energy at 50 m than at 100 m (Bruderer 1997,
Schmaljohann et al. 2008). To further improve
data collection, clutter maps were generated using
60-scan composite images (Figures 4-5) during time
periods with low biological activity to identify areas
with constant returns (areas in white) that were
not biological targets, such as treelines, fencerows,
and buildings. In addition, side lobes (areas of
high radar returns from clear air) on the VSR were
included in the clutter maps. These areas were
all assigned a reflectivity threshold that excluded
the constant returns from the data, consequently
reducing our ability to detect targets in these areas.

Great Lakes Avian Radar - Spring 2013

Niagara County

Wayne County

Figure 4. Vertical (left) and horizontal (right) clutter maps from Niagara (top) and Wayne (bottom) counties,
New York. Examples of side lobes are the rings of white on the vertical radar, some are partial rings while
others connect fully. The side lobes can vary in intensity (how bright they are) as well as how thick the band is.

Great Lakes Avian Radar - Spring 2013

Genessee County

Jefferson County

Figure 5. Vertical (left) and horizontal (right) clutter maps from Genesee (top) and Jefferson (bottom)
counties, New York. Examples of side lobes are the rings of white on the vertical radar, some are partial
rings while others connect fully. The side lobes can vary in intensity (how bright they are) as well as how
thick the band is.

Great Lakes Avian Radar - Spring 2013

Following this initial set up, MERLIN software


was adjusted to the site conditions. The MERLIN
software provides real-time processing of raw
radar data to identify and track targets while
excluding non-targets and rain events. However,
the parameters used by the tracking software
require adjustments to account for site-specific
conditions. DeTect personnel trained our biologists
in establishing these settings with the goal of
minimizing the inclusion of non-targets while
maximizing cohesive tracking of targets. These
settings were established by varying the settings for
a small sample of data early in the season and rerunning the same data repeatedly to determine the
optimal settings. The processed data were stored in
a Microsoft Access database and transferred daily to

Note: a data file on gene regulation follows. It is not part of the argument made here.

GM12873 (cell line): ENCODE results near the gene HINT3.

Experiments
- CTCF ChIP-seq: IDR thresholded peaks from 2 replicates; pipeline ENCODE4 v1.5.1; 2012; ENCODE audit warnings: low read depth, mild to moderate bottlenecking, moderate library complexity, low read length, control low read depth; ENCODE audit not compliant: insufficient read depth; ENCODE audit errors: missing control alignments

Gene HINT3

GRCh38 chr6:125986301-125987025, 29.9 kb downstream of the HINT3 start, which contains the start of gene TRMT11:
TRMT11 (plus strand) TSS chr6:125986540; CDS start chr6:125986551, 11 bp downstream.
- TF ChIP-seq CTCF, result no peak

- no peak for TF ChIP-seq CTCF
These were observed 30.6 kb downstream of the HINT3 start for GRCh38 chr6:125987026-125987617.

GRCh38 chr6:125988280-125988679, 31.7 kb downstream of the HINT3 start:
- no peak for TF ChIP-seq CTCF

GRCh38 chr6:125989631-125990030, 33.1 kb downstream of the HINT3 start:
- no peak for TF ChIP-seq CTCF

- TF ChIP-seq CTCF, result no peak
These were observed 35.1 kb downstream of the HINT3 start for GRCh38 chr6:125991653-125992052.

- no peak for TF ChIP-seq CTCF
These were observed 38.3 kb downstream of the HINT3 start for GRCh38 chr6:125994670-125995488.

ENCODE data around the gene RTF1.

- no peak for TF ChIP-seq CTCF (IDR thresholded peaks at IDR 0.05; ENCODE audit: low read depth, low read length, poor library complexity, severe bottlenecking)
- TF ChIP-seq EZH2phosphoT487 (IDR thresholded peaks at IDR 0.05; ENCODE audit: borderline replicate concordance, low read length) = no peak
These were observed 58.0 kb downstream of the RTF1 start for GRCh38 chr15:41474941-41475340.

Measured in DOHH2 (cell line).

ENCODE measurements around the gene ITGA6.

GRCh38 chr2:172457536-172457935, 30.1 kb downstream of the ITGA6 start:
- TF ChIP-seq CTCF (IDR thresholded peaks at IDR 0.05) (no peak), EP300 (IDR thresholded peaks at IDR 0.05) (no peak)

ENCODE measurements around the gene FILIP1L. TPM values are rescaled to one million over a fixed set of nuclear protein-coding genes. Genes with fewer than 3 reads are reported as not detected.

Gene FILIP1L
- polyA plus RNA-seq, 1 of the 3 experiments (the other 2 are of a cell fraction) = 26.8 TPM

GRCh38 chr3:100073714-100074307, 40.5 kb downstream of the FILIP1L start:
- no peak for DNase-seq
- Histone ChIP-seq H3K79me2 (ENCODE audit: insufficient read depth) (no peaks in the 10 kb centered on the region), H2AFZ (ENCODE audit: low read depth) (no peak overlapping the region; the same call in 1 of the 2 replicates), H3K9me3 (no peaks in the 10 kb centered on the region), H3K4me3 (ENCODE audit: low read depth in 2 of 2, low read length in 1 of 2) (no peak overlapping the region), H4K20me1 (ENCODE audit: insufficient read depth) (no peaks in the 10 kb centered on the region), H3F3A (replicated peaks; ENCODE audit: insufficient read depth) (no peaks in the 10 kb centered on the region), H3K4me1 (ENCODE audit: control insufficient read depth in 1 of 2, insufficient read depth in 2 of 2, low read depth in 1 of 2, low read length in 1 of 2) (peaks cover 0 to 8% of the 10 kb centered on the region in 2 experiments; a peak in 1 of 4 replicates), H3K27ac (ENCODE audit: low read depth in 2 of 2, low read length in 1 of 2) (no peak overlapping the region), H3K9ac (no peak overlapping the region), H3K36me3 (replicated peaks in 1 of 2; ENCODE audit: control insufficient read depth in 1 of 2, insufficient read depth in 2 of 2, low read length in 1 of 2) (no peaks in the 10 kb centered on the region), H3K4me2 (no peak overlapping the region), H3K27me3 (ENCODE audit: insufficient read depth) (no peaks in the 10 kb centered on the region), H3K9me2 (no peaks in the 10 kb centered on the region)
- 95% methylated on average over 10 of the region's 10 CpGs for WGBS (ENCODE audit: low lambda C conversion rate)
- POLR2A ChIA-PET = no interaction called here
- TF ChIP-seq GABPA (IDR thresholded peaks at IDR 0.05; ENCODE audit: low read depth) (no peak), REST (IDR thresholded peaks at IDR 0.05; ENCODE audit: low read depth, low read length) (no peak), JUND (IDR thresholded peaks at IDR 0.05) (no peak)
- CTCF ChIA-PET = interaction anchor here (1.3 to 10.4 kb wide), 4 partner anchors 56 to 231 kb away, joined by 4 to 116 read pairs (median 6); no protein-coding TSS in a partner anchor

a SQL database, where they were stored and later
queried for data analysis.
Despite the ability to operate the radar systems
remotely for extended periods of time, biologists
remained on site during the data collection
period to ensure continuous function, monitor
raw and processed radar outputs, provide routine
maintenance (such as generator refueling and oil
changes), and manage data storage. The vertical
and horizontal radars were not equally affected by
maintenance downtime or data loss due to rain. In
addition to processed data, we maintained all raw
radar data for potential reprocessing. Raw radar
data were temporarily stored in the field on 2-TB
external hard drives and regularly transported back
to the Regional Office on ruggedized external drives,
where the data were transferred to long-term tape
storage.
Radar System Outputs
The MERLIN software generates more than
30 measurements to describe target size, shape,
location, speed, and direction of movement. These
measurements are similar to those used by
biologists when identifying biological targets on a
radar screen (DeTect Inc., unpublished data, 2009),
and this information was stored in the databases for
later analysis. To reduce potential false tracking,
the MERLIN tracking algorithm removed tracks
with less than five observations. In addition, when
parts of the radar scan were dominated by rain, an
automated filter removed data from those areas.
In addition to storing target attribute data, the
DeTect software outputs included a two-dimensional
digital display of targets being tracked in real-time
and static images of tracked targets over a specified
period of time (Trackplots) for both vertical and
horizontal radars. During each site check, we
viewed the real-time digital display to ensure that it
agreed with the raw radar display. We later viewed
15-min and 1-hr Trackplots to assess target direction

Great Lakes Avian Radar - Spring 2013

and height during the previous days activity to


further identify anomalies from clutter or other
events worth investigating.
Data Processing and Quality Control
Prior to data analysis, data processed by the
MERLIN software were further evaluated for
potential contamination by non-targets. Biologists
reviewed all data in 15-min time increments and
removed time periods that were dominated by rain,